We've all been there. We have to make decisions about our businesses and how they positions themselves to our target audiences, and we just can't seem to settle on the best option. Whether it's an email you're about to send to some new customers or a TV commercial you're about to broadcast to an entire region, always remember the "why."
The key to your branding success depends on intention. Do you have it? Here's how to check yourself.
How are you determining what messaging matters and what doesn't? What rises to the surface and what stays merely in the "idea friendzone?" Look no further than your end consumer. What questions are they asking? Don't give your customers what you think they want - give them what they actually want by thinking about these questions. (Better yet, prompt them to ask actual questions - it's the best way to gut-check whether your marketing is truly answering the most pressing questions.) Do conusmers want to know "how to buy your products" or do they want to know "how to pick the best product" or "how to find the cheapest product?" (My money's on the latter two options.)
Traffic is great. We all love traffic. (Except the road-bound kind of course.) But what's the point of traffic to your websites and pages without conversions? You can bring a horse to water, but if you can't make it drink... that horse is a lost cause as far as buying your latest must-have product. (That adage got a little lost in the metaphor, but you get where I'm going.) If you have amazing keyword rankings and stellar headlines that are virtually impossible not to click on, how are you rewarding your consumers? The content on an ensuing page and your strategic keyword choices need to have value, intention, usefulness and the ability to solve and answer problems. Don't bamboozle your web visitors by short-changing or over-selling.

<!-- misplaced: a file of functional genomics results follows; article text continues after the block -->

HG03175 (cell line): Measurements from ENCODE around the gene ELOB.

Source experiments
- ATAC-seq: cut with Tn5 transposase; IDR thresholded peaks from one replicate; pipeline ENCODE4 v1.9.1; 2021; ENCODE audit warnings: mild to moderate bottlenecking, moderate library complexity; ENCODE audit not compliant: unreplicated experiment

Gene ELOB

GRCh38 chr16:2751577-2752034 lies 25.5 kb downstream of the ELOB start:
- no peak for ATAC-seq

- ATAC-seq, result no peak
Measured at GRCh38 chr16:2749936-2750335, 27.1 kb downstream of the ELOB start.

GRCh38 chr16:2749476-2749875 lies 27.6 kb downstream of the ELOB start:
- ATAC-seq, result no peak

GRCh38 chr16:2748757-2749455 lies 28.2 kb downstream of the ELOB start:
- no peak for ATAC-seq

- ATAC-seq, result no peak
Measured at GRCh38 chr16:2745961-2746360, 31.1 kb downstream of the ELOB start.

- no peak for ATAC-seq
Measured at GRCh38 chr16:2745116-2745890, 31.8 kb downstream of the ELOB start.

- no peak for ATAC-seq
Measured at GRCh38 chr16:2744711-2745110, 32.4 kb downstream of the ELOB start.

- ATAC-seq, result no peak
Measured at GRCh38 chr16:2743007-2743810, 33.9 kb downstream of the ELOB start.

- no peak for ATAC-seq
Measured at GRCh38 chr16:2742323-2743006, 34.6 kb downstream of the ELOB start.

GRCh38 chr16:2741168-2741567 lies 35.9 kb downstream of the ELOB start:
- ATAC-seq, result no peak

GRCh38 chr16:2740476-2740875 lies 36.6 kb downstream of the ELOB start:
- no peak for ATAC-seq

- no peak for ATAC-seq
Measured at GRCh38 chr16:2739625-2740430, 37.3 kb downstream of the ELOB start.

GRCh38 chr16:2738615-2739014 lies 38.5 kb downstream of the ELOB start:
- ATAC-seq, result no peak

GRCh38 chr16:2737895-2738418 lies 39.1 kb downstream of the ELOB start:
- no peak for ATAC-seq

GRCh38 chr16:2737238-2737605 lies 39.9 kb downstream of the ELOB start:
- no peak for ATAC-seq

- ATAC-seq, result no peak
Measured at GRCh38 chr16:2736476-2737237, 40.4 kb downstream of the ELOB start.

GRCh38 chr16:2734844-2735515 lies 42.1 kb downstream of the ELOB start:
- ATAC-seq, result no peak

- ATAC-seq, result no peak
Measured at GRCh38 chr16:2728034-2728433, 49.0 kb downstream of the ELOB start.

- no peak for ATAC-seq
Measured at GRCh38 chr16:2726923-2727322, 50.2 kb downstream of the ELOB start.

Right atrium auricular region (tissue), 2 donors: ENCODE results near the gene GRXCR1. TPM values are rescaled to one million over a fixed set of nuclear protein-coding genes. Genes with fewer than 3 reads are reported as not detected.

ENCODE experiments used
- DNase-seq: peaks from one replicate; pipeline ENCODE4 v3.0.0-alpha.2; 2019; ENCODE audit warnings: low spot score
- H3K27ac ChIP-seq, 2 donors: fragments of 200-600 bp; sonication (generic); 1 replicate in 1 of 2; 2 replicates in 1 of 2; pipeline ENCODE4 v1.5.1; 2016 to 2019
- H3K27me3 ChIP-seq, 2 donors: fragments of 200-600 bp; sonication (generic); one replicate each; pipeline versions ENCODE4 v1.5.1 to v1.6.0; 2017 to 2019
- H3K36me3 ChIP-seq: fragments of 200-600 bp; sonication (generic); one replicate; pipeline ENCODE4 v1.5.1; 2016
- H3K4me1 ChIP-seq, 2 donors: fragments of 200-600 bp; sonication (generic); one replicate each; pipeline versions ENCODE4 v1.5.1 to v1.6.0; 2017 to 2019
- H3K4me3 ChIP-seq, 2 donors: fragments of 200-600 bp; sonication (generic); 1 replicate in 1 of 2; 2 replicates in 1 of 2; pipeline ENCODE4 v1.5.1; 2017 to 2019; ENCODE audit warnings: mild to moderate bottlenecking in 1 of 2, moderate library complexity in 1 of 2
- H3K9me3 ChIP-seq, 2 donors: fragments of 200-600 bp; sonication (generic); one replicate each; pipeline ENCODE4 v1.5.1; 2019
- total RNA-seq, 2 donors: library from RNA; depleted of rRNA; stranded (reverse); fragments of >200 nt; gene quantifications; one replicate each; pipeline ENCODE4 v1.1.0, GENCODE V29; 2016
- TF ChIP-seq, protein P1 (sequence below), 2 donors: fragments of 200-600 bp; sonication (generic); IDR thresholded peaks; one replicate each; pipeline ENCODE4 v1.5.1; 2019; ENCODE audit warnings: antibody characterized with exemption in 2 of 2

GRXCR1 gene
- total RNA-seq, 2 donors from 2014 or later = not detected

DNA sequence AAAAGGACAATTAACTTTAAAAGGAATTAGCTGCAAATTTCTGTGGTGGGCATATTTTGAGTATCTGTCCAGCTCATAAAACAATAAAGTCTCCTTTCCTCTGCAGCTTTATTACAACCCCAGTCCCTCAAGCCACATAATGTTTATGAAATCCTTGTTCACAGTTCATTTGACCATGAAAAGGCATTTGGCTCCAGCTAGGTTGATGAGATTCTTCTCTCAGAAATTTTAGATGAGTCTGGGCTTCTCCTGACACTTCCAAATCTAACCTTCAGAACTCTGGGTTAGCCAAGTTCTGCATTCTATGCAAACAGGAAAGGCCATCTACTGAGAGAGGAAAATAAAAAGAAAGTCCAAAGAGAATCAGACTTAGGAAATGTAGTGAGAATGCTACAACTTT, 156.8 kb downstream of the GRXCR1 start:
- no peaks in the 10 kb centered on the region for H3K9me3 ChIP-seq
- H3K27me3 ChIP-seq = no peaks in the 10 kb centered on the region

Mass appeal becomes more and more difficult in a world with fine-tuned, personalized marketing. But are there ways you can market a little bit for every type of visitor? Or, better put, is all content worth the same to each user? The answer is no. Some of your end consumers want short-form, easy, "snackable" content. Some have more existing buy-in to your brand are more invested in long-form content. There's a simple solution - any journalist will tell you it's "the inverted pyramid." Lead with your strongest material and close with your most niche, most minute details for those highly invested seekers of intention. (Moz does a great job of explaining this process.) The best part of this notion is this - you don't have to double your investment in content, but instead simply have to "remember the 'why'" while you're creating it.